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So many ways.... (Posted on 2013-03-21) Difficulty: 3 of 5
Consider all "integer" points in the 1st Quadrant, i.e. North-East part of the coordinates system.
How many lattice paths from (0,0) to (b,a) exist if only east (1,0), north (0,1), and northeast (1,1) steps are allowed?

Provide a general recurrence formula, supported by few samples, say all (a,b) points between (0,0) and (6,6).

What can be said about the numbers thus obtained?
Try to formulate a direct formula for the integer points on the y=x line, i.e. D(m,m)=...

See The Solution Submitted by Ady TZIDON    
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Solution solution | Comment 2 of 3 |

Designating the destination point as (a,b):

If either a or b is zero, the number of paths is 1.

If neither is zero, the penultimate point on the path is either (a-1,b), (a-1,b-1) or (a,b-1) and these are mutually exclusive possibilities. Thus the number ways to get to (a,b) is the sum of the ways to get to (a-1,b), (a-1,b-1) and (a,b-1).

Following these rules (for a<=b as the table is symmetrical):

     \b 1   2    3     4     5      6      7       8        9       10
    a  
    1   3
    2   5  13
    3   7  25   63
    4   9  41  129   321
    5  11  61  231   681   1683
    6  13  85  377  1289   3653    8989
    7  15 113  575  2241   7183   19825  48639
    8  17 145  833  3649  13073   40081 108545   265729
    9  19 181 1159  5641  22363   75517 224143   598417  1462563
   10  21 221 1561  8361  36365  134245 433905  1256465  3317445  8097453

  
The table being created using:  

DEFDBL A-Z
CLEAR , , 25000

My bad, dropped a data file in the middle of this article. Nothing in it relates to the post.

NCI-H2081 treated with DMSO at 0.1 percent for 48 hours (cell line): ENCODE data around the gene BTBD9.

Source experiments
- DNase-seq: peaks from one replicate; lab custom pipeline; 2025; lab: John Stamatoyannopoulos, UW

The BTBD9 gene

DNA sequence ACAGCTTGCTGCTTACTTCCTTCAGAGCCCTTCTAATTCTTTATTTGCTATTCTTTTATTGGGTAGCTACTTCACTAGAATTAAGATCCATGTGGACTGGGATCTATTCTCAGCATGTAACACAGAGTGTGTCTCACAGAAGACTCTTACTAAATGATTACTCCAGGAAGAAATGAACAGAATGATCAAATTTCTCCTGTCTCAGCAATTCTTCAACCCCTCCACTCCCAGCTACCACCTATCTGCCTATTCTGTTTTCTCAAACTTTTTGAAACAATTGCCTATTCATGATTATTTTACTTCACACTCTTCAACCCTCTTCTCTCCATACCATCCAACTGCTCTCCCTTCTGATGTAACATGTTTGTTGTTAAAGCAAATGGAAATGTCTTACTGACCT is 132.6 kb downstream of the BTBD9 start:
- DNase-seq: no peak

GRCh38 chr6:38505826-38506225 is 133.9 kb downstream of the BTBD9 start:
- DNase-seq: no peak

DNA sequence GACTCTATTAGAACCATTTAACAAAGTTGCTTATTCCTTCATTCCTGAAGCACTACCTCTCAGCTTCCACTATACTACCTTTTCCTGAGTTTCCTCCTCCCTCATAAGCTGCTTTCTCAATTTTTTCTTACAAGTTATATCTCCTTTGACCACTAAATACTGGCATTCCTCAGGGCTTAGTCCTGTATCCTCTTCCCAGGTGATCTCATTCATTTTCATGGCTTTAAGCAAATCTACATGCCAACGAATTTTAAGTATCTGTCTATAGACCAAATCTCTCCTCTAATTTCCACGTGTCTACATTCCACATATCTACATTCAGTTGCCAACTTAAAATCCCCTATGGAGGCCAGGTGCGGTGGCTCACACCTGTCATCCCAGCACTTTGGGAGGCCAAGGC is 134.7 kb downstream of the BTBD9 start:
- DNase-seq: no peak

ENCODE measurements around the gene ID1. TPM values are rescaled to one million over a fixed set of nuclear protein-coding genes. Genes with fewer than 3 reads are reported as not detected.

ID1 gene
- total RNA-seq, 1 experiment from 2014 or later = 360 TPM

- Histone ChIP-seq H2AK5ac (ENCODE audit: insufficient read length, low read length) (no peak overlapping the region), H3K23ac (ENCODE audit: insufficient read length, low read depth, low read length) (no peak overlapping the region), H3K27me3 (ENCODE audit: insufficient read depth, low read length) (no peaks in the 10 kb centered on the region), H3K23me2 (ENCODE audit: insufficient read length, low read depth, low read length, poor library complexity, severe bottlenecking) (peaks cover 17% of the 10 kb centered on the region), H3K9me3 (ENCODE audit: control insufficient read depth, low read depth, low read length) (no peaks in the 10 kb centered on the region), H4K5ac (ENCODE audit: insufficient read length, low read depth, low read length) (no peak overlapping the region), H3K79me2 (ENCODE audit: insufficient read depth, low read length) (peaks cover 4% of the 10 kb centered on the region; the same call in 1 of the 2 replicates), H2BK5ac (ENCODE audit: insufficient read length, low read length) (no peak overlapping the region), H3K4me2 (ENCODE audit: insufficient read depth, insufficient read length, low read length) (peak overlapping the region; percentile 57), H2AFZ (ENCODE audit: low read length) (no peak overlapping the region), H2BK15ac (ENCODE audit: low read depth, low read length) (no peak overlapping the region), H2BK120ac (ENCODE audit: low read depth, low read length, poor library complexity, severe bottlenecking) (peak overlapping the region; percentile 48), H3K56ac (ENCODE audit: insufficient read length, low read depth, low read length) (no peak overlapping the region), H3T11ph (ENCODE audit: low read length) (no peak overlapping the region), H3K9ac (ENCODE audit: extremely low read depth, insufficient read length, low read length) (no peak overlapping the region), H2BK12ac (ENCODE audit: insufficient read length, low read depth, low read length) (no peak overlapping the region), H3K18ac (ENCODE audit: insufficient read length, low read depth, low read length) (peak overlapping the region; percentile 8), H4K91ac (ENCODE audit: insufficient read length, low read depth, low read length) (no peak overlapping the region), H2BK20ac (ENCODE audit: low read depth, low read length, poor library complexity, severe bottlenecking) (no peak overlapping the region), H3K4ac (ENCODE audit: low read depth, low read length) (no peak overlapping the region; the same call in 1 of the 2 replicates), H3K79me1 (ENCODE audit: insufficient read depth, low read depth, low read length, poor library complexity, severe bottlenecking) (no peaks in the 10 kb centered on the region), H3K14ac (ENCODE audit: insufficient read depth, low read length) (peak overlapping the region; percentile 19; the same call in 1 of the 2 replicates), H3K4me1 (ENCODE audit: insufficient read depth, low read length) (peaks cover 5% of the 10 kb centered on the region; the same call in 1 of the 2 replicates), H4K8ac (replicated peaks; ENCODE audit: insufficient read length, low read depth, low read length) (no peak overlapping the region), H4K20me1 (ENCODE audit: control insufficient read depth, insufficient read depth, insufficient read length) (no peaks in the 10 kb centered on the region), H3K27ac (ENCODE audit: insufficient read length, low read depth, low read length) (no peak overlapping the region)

CLS
FOR a = 1 TO 10
 FOR b = 1 TO a
    PRINT USING STRING$(b + 2, "#"); ways(a, b);
 NEXT: PRINT
NEXT

FUNCTION ways (x, y)
IF x = 0 OR y = 0 THEN
    ways = 1
ELSE
    ways = ways(x - 1, y) + ways(x - 1, y - 1) + ways(x, y - 1)
END IF
END FUNCTION

The sequence of D(m,m) is seen as 3, 13, 63, 321, 1683, .... Sloane's OEIS calls it A001850 Central Delannoy numbers: Sum_{k=0..n} C(n,k)*C(n+k,k).

Googling Delannoy numbers finds in Wolfram MathWorld, where you can find the general formula D(n,k) = Sum{d=0 to n}(C(k,d)*C(n+k-d,k)). The following program shows that this is true for k>=n, but when k<n there is an illegal parameter when C(k,d) is sought where d>k:

list
   10   for N=1 to 6
   15   for K=1 to N-1:print "     ";:next
   20   for K=N to 6
   30    Sum=0
   40    for D=0 to N
   50      Sum=Sum+combi(K,D)*combi(N+K-D,K)
   60    next
   70    print using(5,0),Sum;
   80   next:print
   90   next
OK
run
    3    5    7    9   11   13
        13   25   41   61   85
             63  129  231  377
                 321  681 1289
                     1683 3653
                          8989
                         


Since the answers are symmetrical, n and k can be switched before computation.                         

list
   10   for A=1 to 10
   20   for B=1 to 10
   25   if A>B then K=A:N=B:else K=B:N=A
   30    Sum=0
   40    for D=0 to N
   50      Sum=Sum+combi(K,D)*combi(N+K-D,K)
   60    next
   70    print using(B+2,0),Sum;
   80   next:print
   90   next
OK
run
  3   5    7     9     11      13      15      17      19       21
  5  13   25    41     61      85     113     145     181      221
  7  25   63   129    231     377     575     833    1159     1561
  9  41  129   321    681    1289    2241    3649    5641     8361
 11  61  231   681   1683    3653    7183   13073   22363    36365
 13  85  377  1289   3653    8989   19825   40081   75517   134245
 15 113  575  2241   7183   19825   48639  108545  224143   433905
 17 145  833  3649  13073   40081  108545  265729  598417  1256465
 19 181 1159  5641  22363   75517  224143  598417 1462563  3317445
 21 221 1561  8361  36365  134245  433905 1256465 3317445  8097453
 
 

  Posted by Charlie on 2013-03-21 16:11:36
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